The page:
The teachers of the Sathya Sai Bala Vihars of Bombay City had arranged an exhibition of children's art, and Baba went into the hall where it was held. The exhibits revealed the lispings of the new age in education, which is being inspired all over the country, the child being oriented towards God to discover the mystery of existence. The answers discovered so far by sages are not being understood today because those questions are not being asked. Now Baba is offering a synthesis of those answers of the ancient seers.

The children knew that trees blossomed because Krishna leaned against the trunk! Cows were happy, since Krishna patted them. A boat was worth drawing, because Rama and Sita and Lakshmana used it to cross the Ganga [see: Ramkatha Rasavahini, Chapter 14]. A horse is a good subject for painting since it carried Siddhartha from palace to forest, on his historic journey to discover the remedy for human grief. Many tried to make models of Prasanthi Nilayam, which they had enshrined in their hearts as the abode of God. Others took delight in drawing Baba, as He was at Shirdi or as He is now. Reverence and care were evident in every line; they are enough credentials for receiving Grace. There were models and drawings of Dwarakamayi, Dakshineswar, Govardhan, St. Peters, Juma Masjid, and other places associated with man's undying yearning for God. That night the children enacted a play in the Divine Presence. Toddlers of six and seven expressed emotions of poignancy, surprise, resentment, triumph, pity and pride so clearly and genuinely that the play gripped attention and won appreciation. There was not a dry eye in the hall when two children enacted the scene where Lakshmana, under orders from his elder brother Rama, took Sita, unsuspectingly, into the thick forest and deserted her there, leaving her to the care of the sylvan deities. [See: Ramkatha Rasavahini, Chapter 3]. The scene where Lakshmana retraces his steps to the capital and Sita discovers that she is left alone to the tender mercies of the forest and his denizens pulled the heartstrings of every one in the audience until they nearly broke. Baba, whose presence inspired the children beyond measure, caressed them and blessed them, and appreciated the teachers who had trained them and directed the play. He wanted that the play be enacted during Dasara at Prasanthi Nilayam, a great occasion, when thousands from all over the world could be thrilled by their innocence and charm.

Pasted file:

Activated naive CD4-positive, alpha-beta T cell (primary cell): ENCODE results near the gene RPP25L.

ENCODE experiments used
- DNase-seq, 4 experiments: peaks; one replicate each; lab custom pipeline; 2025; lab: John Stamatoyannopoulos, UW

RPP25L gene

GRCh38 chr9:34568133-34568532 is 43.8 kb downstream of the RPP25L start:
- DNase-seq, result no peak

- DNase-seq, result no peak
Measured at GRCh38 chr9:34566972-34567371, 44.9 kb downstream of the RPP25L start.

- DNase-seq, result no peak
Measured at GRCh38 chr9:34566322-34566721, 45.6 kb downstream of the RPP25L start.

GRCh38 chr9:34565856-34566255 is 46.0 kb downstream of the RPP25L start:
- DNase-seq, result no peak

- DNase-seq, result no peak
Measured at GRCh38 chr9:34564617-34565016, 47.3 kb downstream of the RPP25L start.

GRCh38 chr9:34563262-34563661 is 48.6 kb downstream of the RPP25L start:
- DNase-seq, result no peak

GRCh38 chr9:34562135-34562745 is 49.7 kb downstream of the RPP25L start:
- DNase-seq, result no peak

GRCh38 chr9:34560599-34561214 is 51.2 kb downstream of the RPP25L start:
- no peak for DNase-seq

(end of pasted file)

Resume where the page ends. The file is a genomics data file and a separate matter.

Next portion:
12th May was the day when Baba inaugurated Dharmakshetra in 1968; it is a red letter day in the calendar of Bombay and in the chronology of the Sai Era. No wonder therefore that the city celebrates the day with "Thanks giving." The multi-lingual, multi-credal, multi-state population of Bombay gathered in massive numbers and chanted Bhajans continuously for ten hours, as their offering of adoration. When newspapers were carrying banner headlines on the Bhiwandi riots fanned by fanaticism and fed by fear and falsehood, this celebration was an assurance, a promise, an oasis of faith and strength.

Baba referred to the surgent of communal riots and the sudden emergence of faith in violence as a solution for the problems of life. 

"Look at a tree! The roots, the trunk, the branches, the twigs, the bark, the timber, the pith, the sap, the leaf, the bud, blossom and fruit, the seed - each has a distinct taste, color, feel, smell and shine; but, you do not deny that they are all from the same seed. Each has its separate use and function. All have been fostered by earth and sun. 'Bîjam mâm sarva-bhûtânâm', [BG - Ch.7:10] says the Lord in the Gîtâ: I am the seed of all Creation! It is a pity that man is indulging in the arts of slander and faction, mudslinging and character-assassination, hatred and war so that his ego might be satisfied. Love is the best balm to quieten anger." 

It gave the listeners good cheer and an armour against fear.

Sri M.M. Pinge, State President of Maharashtra for Sri Sathya Sai Seva Organizations is the founder and administrator of a very efficient chain of institutes known as Pinge's Classes which prepare thousands of students from offices, factories, fields and homes for various technical and other examinations, helping them to improve their skills and abilities. The silver jubilee of this vast network of schools was celebrated at the Rang Bhavan Auditorium, on the 13th May in the Divine Presence of Bhagavan. The cream of Bombay's intellectual and artistic elite were there, as well as a large number of students and teachers from many colleges.

When He was led to the dais where a special chair had been placed for Him, Baba quietly turned towards the audience. He moved among the people, with his heart-warming smile, and the loving look of one's dearest kinsman and friend. While the Invocatory Verses adoring Him were being sung, He was busy with His mission of showering Ananda (bliss) on parched eyes.